Another variant of bolt action is the cock-on-bolt-closing design. This is famously called the "Lee Enfield design" as it was first used in the Lee-Enfield rifle of 1895, otherwise known as the SMLE (Short Magazine Lee-Enfield) rifle. This rifle was heavily used in the British Commonwealth and its descendant is still used by Indian police, which makes it the longest serving bolt-action rifle model in existence.

The above is an example of a Lee-Enfield Mark I rifle. In this rifle, pushing the bolt closed cocks the rifle. This makes opening the bolt a lot faster and smoother, compared to the cock-on-opening design of the Mauser. This feature, coupled with its larger capacity 10-round magazine meant that a user could shoot 20-30 times in 60 seconds, making it the fastest bolt-action rifle of its day. The Lee Enfield rifles fire a 0.303 bullet. Note that the 0.303 bullet actually measures 0.311 inches in diameter, as we have noted previously.

The Indian Ordnance board later made a variant of this rifle called the Ishapore 2A1, which was based on the Lee Enfield Mark III rifle model.

The main difference is that the Ishapore 2A1 rifle is chambered to fire a standard NATO 7.62 x 51 mm. round. As a result of this, the steel used in this weapon is also improved to handle the higher pressures of the NATO cartridge. This rifle has the distinction of being the last bolt-action rifle designed to be used by a regular military force (other than sniper rifles, which are for special forces only). It is still used by police in various states in India. It is also popular with civilian shooters in the UK and USA.

The Lee-Enfield cock-on-closing-bolt system was also used on a number of other rifles, mostly made in the UK and other commonwealth countries.

A third variant is the Mosin-Nagant system, which was first used by the Mosin-Nagant rifle in 1895. Unlike the Mauser system, the bolt head rotates with the bolt and lugs, whereas the Mauser has the bolt head is an integral (non-removable) part of the bolt. It is also unlike the Lee-Enfield where the bolt head remains stationary and the bolt alone rotates. It is a rugged design, but is complicated. This type of bolt-action was mostly used in Russia, but one version called the M28 was manufactured by the Finns. The M28 is widely regarded as one of the finest and most accurate military rifles ever produced and was used by the most successful sniper of all time, a Finn named Simo Hayha.

There are other bolt-action systems, but never caught on as much as the above three systems.

Bolt actions are more accurate than semi-automatic rifles, which is why hunters and military snipers still use them. The reason is because when the cartridge is fired, the entire energy is devoted to propelling the bullet out of the rifle, unlike a semi-automatic or automatic weapon, where part of the energy is diverted to eject the old cartridge, auto-cock the weapon and load a new cartridge. It also has less moving parts than most other action types. The only parts that really move in a bolt-action when it is being fired are the spring and the firing pin. This simple and strong design means it can fire magnum cartridges as well. One more advantage for snipers is that it does not eject the spent round automatically, which is beneficial to the sniper because it does not give away his position and he can decide to eject the round himself when it is safe to do so. The only disadvantage is that it is slower to use than some other actions. So, while it may not be as useful to an ordinary infantryman, this action is more valuable to snipers and hunters and has thrived for these reasons even to the present day.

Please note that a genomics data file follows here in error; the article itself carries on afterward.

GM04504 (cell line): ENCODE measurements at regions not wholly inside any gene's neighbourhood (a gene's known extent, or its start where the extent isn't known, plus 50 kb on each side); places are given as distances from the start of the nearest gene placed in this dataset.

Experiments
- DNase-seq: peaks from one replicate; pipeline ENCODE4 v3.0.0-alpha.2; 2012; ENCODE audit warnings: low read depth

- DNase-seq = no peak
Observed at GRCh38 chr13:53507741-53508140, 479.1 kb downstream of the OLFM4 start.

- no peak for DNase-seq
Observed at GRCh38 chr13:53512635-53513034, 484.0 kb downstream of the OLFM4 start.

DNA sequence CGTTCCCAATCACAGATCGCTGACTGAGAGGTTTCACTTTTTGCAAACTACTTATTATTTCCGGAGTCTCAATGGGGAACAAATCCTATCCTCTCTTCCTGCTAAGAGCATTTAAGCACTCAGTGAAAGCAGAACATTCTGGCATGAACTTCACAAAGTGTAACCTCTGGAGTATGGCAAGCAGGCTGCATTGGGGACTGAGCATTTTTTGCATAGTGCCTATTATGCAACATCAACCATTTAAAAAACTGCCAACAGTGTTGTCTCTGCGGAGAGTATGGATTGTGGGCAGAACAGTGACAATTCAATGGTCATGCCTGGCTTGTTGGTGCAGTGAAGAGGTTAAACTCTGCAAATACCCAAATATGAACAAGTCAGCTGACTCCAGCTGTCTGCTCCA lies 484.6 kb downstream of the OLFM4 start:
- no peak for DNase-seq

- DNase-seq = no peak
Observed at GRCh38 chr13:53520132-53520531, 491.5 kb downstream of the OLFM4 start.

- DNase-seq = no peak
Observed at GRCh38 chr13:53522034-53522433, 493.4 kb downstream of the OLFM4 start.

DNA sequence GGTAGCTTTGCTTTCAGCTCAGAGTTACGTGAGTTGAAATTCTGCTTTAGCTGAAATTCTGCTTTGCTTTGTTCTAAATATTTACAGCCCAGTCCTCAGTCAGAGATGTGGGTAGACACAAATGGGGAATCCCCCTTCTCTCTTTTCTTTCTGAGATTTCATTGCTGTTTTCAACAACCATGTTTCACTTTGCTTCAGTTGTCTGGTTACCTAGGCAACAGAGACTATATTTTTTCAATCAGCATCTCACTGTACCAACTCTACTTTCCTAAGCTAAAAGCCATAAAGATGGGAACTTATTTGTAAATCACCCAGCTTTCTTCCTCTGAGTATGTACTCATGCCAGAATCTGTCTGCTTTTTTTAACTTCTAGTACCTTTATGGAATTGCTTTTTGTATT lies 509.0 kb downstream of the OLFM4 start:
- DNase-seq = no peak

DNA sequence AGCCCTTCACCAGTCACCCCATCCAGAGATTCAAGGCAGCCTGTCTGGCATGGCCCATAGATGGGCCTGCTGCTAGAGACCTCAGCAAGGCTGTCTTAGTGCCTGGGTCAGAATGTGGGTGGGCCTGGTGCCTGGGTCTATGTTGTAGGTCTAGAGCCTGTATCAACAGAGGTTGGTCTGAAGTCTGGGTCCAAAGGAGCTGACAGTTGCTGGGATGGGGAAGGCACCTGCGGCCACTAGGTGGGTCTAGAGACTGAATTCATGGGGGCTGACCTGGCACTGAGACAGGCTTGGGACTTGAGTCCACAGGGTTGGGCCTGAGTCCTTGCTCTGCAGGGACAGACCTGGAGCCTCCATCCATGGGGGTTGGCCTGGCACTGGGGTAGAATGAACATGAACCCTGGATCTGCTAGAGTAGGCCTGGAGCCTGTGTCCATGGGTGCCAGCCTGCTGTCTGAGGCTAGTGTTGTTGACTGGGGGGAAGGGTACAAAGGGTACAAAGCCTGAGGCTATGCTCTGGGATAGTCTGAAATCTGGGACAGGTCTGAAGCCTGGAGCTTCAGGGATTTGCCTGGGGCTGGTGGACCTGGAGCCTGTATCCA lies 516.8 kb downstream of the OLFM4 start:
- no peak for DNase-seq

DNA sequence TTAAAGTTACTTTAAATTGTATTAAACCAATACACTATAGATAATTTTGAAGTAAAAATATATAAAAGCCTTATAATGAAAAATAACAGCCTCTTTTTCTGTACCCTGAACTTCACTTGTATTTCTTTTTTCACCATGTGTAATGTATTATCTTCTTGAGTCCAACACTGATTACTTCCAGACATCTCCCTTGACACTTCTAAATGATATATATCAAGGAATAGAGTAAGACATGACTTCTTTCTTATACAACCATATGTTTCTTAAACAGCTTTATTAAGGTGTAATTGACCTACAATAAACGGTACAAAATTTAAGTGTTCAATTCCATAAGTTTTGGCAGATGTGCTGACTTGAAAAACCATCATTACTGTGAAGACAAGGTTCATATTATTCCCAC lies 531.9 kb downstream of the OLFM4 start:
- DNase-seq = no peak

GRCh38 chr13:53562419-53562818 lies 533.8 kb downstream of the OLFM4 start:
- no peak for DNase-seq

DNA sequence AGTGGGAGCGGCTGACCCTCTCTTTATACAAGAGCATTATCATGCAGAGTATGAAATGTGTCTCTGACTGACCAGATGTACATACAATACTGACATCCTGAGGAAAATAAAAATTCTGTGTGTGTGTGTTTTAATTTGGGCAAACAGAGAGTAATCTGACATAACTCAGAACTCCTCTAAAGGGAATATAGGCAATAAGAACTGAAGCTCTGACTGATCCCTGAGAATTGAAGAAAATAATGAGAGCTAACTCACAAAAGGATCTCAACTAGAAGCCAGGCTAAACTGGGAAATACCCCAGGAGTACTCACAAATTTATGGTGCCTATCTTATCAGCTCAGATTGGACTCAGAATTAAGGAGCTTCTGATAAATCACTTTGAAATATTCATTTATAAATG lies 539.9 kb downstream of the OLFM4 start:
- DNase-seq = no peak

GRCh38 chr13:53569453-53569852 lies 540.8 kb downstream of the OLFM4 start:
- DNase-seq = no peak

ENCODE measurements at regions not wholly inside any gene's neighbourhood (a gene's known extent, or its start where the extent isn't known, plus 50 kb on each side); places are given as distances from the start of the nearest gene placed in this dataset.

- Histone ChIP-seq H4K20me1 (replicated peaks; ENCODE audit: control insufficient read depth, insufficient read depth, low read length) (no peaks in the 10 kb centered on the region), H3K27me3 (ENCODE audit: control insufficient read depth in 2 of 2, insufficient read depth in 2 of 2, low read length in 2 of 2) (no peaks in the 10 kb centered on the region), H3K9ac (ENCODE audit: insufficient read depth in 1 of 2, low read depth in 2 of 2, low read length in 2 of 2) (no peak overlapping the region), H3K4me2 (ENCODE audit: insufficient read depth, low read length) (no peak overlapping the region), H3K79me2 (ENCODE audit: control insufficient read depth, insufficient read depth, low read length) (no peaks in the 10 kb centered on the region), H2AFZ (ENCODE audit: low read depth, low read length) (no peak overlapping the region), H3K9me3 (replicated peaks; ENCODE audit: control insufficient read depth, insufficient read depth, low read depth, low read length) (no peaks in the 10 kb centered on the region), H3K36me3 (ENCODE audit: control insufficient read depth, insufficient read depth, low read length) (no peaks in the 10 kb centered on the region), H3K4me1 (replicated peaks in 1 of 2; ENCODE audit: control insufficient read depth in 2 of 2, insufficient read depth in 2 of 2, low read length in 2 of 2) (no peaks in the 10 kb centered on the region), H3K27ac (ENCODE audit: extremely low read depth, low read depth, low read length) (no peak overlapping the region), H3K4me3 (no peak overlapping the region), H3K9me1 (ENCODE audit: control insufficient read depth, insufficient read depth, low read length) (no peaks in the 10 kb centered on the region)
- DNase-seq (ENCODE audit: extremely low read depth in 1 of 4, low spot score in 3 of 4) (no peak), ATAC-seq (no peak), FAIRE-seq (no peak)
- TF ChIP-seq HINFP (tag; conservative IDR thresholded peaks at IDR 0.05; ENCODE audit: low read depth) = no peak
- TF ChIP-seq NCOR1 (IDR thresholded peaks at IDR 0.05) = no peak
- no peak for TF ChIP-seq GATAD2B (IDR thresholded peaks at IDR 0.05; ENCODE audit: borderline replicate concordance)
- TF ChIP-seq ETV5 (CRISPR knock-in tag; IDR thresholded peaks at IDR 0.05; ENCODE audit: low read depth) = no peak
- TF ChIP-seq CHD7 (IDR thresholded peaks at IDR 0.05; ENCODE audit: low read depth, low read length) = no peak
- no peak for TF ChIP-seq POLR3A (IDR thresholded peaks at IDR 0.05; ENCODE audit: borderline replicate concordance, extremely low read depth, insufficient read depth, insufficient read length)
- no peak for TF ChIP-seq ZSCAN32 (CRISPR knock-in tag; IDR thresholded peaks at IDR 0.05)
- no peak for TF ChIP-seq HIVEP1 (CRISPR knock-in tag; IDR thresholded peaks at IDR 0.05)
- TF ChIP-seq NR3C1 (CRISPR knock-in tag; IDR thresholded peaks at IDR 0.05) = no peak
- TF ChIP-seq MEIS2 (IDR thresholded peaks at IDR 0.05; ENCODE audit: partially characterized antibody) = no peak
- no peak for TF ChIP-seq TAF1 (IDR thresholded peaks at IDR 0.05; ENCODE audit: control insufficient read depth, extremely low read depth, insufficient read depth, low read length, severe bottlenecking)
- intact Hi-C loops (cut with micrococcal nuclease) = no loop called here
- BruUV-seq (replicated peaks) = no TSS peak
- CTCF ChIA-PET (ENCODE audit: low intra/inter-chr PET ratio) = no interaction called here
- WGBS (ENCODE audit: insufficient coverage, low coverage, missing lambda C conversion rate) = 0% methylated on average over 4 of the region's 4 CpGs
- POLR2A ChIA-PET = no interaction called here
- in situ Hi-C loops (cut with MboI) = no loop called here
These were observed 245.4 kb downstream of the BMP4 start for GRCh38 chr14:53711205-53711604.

Actions: Sliding Barrel Breech Action

In the last post, we discussed the break-open or top-break action. In this post, we will study the sliding barrel action.

The image above shows a French-made Bastin Lepage double-barreled shotgun using pinfire cartridges. This mechanism is fairly straightforward and easy to understand. The stock has a central groove cut along its length and the barrels slide along this groove. The movement of the barrels is actuated by the long lever on the underside of the gun. The barrels move sufficiently forward, so that the user can easily insert cartridges into the barrel. The user then pulls the lever back, which moves the barrels back into position. There is a catch on the stock that holds the long lever in place so that the barrels don't move when the weapon is fired. In practice, the catch never held very well, which is why this action is rarely used these days.

The above example is another double barreled sliding barrel shotgun made by another French manufacturer called Darne. Notice the top of the barrel has a cylindrical projection that fits in a hole on the other side when the breech is closed. Darne started making sliding breech guns around 1897, but the above example was made in the 1950s. Darne still makes shotguns like this to the present day.

This is a rare action and only a few firms like Darne still use it.